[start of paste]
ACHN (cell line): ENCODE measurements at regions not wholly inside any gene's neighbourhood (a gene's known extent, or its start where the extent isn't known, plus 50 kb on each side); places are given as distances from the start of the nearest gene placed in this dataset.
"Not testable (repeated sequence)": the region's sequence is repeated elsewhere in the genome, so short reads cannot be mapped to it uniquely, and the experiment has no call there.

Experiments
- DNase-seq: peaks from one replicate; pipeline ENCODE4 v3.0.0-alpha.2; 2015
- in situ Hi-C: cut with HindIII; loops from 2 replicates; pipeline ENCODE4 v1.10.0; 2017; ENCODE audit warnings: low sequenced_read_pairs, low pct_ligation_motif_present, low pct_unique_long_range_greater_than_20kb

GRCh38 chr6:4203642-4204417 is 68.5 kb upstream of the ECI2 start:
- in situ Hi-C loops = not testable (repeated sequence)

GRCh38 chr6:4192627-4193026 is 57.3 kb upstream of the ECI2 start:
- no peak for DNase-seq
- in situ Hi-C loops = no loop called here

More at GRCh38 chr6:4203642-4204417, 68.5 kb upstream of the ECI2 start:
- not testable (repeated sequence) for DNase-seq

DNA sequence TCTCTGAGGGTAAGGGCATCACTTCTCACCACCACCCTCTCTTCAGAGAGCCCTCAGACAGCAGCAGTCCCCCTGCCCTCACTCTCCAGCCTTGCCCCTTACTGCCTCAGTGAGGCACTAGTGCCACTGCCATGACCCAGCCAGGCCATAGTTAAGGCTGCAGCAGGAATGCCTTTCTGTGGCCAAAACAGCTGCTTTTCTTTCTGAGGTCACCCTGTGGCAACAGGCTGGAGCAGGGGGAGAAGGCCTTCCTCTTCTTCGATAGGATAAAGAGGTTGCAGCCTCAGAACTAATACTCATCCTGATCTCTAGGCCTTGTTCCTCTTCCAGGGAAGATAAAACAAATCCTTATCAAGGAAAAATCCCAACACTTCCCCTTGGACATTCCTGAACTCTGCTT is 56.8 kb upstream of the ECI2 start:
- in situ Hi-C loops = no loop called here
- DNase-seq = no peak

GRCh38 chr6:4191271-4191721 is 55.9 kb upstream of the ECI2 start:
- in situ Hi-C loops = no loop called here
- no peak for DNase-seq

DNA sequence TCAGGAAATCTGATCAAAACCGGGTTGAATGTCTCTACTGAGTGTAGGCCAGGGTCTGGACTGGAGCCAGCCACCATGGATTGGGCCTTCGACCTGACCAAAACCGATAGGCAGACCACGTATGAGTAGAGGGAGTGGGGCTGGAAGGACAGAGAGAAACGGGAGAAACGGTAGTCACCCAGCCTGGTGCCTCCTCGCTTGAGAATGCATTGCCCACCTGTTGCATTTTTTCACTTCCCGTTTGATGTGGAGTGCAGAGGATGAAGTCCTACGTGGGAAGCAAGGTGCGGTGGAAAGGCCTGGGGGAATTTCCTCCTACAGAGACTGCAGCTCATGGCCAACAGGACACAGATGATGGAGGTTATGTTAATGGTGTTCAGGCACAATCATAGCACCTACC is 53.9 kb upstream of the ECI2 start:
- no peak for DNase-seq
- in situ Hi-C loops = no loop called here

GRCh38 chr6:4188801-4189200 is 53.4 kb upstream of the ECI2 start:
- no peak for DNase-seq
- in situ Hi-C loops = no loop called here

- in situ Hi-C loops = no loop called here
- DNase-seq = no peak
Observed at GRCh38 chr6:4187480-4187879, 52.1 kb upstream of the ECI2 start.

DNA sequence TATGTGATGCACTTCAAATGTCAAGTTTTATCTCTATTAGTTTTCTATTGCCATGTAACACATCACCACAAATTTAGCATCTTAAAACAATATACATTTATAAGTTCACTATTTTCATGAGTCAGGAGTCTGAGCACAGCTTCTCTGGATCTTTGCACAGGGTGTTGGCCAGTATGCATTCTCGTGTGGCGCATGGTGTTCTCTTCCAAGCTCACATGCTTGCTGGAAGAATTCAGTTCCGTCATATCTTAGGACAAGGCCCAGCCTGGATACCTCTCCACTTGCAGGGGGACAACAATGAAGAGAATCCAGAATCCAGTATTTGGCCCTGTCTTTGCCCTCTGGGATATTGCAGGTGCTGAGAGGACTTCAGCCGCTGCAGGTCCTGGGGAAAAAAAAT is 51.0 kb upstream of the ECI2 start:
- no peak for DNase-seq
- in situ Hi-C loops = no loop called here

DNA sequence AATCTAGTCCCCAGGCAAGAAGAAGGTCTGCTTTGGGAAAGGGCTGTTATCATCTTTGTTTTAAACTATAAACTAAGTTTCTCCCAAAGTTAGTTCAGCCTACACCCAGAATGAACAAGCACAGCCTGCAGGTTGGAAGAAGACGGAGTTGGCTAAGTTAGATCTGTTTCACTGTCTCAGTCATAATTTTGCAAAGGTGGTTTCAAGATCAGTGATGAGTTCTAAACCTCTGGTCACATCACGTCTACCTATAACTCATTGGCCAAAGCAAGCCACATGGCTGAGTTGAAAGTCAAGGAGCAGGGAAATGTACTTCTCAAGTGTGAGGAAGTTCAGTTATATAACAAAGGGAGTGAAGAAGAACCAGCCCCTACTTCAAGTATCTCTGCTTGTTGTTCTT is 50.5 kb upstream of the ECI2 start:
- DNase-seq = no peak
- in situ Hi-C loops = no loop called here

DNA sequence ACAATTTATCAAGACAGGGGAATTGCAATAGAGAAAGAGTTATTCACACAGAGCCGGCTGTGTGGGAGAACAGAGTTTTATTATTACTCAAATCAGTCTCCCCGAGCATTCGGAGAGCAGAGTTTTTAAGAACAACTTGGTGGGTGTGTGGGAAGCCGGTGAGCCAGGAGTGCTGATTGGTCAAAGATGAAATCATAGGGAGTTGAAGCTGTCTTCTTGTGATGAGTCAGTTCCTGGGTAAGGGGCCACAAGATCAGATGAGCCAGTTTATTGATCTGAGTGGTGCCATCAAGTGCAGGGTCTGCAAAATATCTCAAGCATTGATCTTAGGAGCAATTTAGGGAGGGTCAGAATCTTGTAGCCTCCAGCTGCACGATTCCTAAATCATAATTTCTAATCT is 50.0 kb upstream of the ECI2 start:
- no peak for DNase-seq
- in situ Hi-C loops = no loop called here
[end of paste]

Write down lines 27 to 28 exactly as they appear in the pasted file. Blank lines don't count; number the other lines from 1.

Observed at GRCh38 chr6:4187480-4187879, 52.1 kb upstream of the ECI2 start.

DNA sequence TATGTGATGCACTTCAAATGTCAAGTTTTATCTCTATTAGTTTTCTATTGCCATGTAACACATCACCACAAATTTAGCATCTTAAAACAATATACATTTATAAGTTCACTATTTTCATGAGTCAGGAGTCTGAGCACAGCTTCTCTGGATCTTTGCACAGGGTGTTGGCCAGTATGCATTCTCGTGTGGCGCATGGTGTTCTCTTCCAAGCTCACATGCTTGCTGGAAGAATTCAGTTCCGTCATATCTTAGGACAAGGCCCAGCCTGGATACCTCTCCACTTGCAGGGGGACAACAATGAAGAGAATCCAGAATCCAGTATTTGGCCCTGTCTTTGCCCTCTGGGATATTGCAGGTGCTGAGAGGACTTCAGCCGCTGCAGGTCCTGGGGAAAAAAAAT is 51.0 kb upstream of the ECI2 start: